Mitzi Hazell was attacked by a black mamba snake in her yard in Inchanga, KwaZulu Natal
INCHANGA, KZN - Mitzi Hazell (55), a homemaker, narrowly escaped with her life after two incidents involving venomous snakes at her home in rural KwaZulu Natal.
Hazell was discharged from Durban Netcare&39;s St Augustine&39;s Hospital on Friday after spending a week in the intensive care unit. She is recovering at home with her husband following the incident.
The black mamba bite was the second encounter with a venomous snake that Hazell experienced in the space of two weeks. She previously faced a Mozambican spitting cobra who spat venom directly into her eyes. Her neighbour, Elthea Coffee was able to get Hazell to a local hospital to receive treatment.
Hazell&39;s second run-in with a serpent resulted in a brush with death.
It was 35?C with little shade on Friday, 1 April when Hazell decided to check on her pedigreed show rabbits. "I saw one of my rabbits lying motionless in the cage. I screamed and rushed her into the house. My husband and I went out to check on the other rabbits when we saw the snake. We didn&39;t know that it was a black mamba," she told eNCA.
Hazell described the 2.2 metre long snake as being very aggressive when confronted. The mamba reportedly leaped from over a metre away and bit her on the leg. "Within minutes I knew I was in trouble. I felt a terrible burning, like pins and needles, in my leg. It felt like my blood was boiling. The pain was radiating up my leg; I was battling to breathe and started feeling weak," she said.
Hazell asked for help from her neighbours via a Whatsapp group and again Elthea stepped in to support her. She helped Hazell into her car in order to take her to the closest hospital when they were informed that the required anti-venom to treat her was unavailable. Andre Grov, another neighbour, decided to step in to assist. He dragged the paralysed woman into his car and sped to St Augustine&39;s in under ten minutes. In the interim, another neighbour, Michelle Schrauwen contacted the hospital, where a team was ready and waiting to treat Hazell.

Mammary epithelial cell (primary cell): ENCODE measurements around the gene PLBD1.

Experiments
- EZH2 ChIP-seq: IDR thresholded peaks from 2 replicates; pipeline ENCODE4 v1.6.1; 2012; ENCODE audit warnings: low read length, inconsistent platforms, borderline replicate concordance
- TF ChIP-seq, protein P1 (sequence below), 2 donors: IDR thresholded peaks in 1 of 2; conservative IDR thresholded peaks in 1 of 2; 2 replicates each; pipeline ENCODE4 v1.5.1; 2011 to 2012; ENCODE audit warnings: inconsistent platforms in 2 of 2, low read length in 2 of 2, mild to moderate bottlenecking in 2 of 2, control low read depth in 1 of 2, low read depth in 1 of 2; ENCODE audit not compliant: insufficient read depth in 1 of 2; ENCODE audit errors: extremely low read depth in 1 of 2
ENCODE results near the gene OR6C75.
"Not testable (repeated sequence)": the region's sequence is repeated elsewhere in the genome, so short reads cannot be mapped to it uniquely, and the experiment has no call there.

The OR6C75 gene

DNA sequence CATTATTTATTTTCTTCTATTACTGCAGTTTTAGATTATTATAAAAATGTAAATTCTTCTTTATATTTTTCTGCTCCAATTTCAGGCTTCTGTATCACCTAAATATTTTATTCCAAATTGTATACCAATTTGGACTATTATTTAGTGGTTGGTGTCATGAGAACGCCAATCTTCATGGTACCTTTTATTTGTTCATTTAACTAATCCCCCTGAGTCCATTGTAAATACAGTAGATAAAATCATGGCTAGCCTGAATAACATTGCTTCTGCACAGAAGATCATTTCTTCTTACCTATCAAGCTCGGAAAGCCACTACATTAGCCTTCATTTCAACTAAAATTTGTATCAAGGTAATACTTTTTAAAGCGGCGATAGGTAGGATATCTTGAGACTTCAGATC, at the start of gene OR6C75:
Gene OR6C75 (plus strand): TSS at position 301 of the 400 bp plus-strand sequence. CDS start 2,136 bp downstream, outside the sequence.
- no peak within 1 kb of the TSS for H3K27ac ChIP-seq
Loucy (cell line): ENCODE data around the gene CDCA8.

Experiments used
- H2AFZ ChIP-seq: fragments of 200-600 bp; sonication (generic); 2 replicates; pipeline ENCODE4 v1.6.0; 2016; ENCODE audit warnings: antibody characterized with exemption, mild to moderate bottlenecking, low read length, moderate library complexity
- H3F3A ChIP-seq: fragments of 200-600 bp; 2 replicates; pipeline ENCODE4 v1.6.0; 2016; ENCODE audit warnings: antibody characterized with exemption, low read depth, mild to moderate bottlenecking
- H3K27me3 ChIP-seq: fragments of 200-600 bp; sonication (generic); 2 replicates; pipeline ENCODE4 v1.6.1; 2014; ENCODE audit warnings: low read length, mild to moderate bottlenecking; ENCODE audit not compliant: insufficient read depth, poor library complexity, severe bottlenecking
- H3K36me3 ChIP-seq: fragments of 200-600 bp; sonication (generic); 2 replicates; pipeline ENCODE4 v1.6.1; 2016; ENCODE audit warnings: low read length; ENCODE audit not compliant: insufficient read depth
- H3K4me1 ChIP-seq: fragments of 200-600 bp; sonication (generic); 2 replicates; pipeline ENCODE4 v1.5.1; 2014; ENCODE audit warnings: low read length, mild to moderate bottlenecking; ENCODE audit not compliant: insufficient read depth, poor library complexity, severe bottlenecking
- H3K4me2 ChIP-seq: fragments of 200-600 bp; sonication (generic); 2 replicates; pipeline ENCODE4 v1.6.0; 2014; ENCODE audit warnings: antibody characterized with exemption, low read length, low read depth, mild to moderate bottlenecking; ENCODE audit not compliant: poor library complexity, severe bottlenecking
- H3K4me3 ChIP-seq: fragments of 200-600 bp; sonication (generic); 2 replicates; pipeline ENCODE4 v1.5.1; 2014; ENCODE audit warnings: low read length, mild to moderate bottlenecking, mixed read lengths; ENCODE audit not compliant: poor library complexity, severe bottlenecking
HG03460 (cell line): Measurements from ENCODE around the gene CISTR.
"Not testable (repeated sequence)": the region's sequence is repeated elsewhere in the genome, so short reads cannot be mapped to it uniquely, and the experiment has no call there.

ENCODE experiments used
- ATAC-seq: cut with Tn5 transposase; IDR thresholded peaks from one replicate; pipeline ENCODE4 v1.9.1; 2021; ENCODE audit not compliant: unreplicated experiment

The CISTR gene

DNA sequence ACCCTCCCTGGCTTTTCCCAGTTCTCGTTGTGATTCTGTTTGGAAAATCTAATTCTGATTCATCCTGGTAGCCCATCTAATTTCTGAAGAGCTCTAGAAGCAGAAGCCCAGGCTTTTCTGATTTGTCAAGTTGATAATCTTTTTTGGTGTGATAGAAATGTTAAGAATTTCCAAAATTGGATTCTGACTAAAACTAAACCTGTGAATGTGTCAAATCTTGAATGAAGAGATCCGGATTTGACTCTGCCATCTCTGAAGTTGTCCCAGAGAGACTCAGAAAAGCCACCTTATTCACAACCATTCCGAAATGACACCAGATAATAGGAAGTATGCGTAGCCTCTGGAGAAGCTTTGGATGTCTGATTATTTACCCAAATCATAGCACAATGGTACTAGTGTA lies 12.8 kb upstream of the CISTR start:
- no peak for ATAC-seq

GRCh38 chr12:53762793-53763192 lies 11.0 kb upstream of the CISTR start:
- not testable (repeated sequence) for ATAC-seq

Hazell was attended to by Dr Kevin McEwen, who administered five ampoules of anti-venom serum, while her vitals were constantly monitored.
“It was a long Friday night for the entire medical team involved in her treatment,” remembers Dr McEwan. “Intensivist and anaesthesiologist, Dr Mark Watt, took over halfway through the night, together with specialist physician, Dr Shabbir Dawood, who continued to monitor Hazell’s progress in the hours that followed. Everyone pulled together.”
Hazell returned home on Friday despite still experiencing pain and swelling in her injured leg. “My advice to the public would be to allow such snakes to move away and not confront them. The number of snakes we are seeing at the moment could be attributable to the heat and the fact that the snakes could be readying themselves for hibernation,” she cautioned.
Although the experience left her fearful of other encounters with snakes; Hazell expressed her gratitude to the neighbours who helped her through it all. "The prayers and support of the community is what really got me through," she said.
In terms of advice for victims of the potentially deadly black mamba bite, Dr McEwan suggests that they be taken to the nearest hospital, which is equipped with a substantial stock of the appropriate anti-venom and can support the respiratory system and handle the ensuing anaphylactic shock.
He warned those who believe that they are safe from harm when armed with an ampoule of anti-venom that this may not be sufficient to save a black mamba bite victim. “Furthermore, the consequences of using anti-venom without the ability to stabilise a patient experiencing a severe anaphylactic reaction can be deadly in itself,” he added.